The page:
Lesbian, gay, bisexual and transgender (LGBT) teens face huge obstacles both in school and at home when it comes to acceptance. What we know, and have known for quite awhile, is that acceptance at home can combat the experience of depression and suicidal tendencies that plague so many gay and lesbian teens.
More recently we have learned that these teens are often punished more harshly by the school systems and law enforcement than their heterosexual peers. A study conducted by the Family Acceptance Project at San Francisco State University interviewed LGBT teens who describe how difficult it was to pretend to be someone they were not all day long at school, only to return home to the same critical judgment. Those teens who can actually be themselves at home showed fewer signs of depression and hopelessness.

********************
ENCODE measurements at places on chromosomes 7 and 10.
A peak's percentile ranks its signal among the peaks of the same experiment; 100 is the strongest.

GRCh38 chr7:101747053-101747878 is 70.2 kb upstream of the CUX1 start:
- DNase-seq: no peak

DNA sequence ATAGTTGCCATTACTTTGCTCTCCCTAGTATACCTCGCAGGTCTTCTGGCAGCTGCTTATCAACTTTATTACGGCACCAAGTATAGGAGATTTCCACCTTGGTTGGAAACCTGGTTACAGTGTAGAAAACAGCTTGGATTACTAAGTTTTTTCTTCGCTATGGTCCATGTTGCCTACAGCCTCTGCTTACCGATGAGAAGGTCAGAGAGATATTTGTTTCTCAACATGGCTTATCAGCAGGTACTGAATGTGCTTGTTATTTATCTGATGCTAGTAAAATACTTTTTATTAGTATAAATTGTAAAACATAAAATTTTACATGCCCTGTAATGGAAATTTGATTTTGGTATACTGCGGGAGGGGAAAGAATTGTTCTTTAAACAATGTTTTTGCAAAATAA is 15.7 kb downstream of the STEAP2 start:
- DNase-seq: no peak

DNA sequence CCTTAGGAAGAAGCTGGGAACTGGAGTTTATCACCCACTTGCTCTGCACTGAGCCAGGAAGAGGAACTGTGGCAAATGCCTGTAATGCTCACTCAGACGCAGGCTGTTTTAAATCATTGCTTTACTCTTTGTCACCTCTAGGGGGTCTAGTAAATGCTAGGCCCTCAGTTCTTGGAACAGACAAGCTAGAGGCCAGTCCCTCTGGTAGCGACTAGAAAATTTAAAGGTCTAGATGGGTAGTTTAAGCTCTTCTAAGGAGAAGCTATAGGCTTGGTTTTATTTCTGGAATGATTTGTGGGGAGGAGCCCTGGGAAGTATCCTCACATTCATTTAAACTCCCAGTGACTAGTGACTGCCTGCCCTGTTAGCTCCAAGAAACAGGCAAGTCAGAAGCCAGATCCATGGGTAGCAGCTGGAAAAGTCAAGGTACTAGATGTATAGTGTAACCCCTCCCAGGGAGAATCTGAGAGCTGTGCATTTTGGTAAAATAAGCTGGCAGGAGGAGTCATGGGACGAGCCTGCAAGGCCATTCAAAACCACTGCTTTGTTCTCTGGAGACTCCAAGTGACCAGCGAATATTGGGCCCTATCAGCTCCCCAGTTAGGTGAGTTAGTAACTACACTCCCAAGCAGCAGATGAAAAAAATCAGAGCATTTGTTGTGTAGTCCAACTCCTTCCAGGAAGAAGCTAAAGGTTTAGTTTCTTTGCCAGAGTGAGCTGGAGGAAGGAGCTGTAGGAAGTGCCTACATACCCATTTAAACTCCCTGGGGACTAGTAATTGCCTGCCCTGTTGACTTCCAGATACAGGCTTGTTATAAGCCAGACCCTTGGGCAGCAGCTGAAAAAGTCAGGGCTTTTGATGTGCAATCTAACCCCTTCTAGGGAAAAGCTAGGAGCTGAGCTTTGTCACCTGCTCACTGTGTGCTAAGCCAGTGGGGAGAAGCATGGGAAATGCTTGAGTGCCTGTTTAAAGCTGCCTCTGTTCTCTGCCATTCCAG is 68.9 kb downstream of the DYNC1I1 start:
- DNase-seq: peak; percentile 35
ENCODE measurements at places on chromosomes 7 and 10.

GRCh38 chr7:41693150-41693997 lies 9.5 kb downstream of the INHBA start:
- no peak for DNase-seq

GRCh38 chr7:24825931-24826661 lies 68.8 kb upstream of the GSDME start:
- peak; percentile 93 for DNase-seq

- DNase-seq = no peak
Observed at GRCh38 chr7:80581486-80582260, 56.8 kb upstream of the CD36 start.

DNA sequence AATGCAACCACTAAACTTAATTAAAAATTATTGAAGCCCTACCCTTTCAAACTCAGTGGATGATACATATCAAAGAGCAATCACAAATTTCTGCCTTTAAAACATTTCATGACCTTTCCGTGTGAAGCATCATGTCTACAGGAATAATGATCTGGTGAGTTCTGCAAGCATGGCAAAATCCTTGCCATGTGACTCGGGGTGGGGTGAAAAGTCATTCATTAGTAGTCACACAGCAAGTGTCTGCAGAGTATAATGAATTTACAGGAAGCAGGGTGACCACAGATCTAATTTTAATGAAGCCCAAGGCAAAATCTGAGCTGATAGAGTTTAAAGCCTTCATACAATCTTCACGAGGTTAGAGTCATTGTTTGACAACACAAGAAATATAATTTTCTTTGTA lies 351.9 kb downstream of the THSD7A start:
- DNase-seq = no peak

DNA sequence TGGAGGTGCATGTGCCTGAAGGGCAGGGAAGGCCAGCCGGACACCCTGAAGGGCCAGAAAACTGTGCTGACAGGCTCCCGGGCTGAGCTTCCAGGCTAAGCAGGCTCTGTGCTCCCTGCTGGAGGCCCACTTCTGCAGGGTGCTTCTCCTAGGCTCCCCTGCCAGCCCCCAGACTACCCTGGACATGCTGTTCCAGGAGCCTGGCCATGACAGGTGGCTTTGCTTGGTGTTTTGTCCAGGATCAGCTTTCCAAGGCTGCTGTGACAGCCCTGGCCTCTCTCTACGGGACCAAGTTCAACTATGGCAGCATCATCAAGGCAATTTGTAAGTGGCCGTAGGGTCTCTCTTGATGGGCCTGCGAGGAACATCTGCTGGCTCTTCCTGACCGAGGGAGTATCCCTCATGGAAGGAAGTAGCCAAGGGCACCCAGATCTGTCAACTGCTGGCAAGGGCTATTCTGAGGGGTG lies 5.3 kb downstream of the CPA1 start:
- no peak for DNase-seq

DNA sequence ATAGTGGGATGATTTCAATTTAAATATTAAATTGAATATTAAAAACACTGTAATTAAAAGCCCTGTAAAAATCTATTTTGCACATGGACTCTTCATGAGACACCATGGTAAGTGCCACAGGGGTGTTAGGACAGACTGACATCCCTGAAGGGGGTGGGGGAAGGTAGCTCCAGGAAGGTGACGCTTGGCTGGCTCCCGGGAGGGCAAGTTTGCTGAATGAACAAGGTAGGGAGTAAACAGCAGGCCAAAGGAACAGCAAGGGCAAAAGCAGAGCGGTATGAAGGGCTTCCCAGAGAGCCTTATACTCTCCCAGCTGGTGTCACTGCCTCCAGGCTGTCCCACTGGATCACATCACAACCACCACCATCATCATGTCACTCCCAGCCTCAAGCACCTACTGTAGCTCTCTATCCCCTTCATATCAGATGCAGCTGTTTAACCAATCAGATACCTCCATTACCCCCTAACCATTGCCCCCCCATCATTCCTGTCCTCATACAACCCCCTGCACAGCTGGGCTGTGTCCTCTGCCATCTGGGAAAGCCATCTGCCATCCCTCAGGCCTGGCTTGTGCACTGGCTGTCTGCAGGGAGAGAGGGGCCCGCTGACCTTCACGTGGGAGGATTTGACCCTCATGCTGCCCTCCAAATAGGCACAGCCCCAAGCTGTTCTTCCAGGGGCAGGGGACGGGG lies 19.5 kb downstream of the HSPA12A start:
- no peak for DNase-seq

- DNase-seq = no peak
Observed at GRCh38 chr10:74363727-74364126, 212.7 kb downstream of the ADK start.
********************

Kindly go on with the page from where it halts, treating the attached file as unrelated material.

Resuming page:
Another study in pediatrics looked at LGBT teens in grades 7 through 12, who it turns out are 3 times more likely to have been stopped by the police, expelled from school and have adult convictions than straight teens. The study did not look at why these teens were targeted. They may have been acting in self-defense or there may have been some other legitimate reason for their behavior, but unfortunately that was not made clear by this initial study. What did result was information that encourages institutions to look at why these disparities exist and to make greater efforts towards fairness. The very fact that these studies have caused LGBT issues to receive national attention is a relief for many teens.
More resources have been appearing on the scene of late to assist these teens as they struggle to fit in and be accepted for who they are. For those teens seeking support they can access such resources as the Trevor Project
, the Gay-Straight Alliance Network
and several groups at colleges and universities.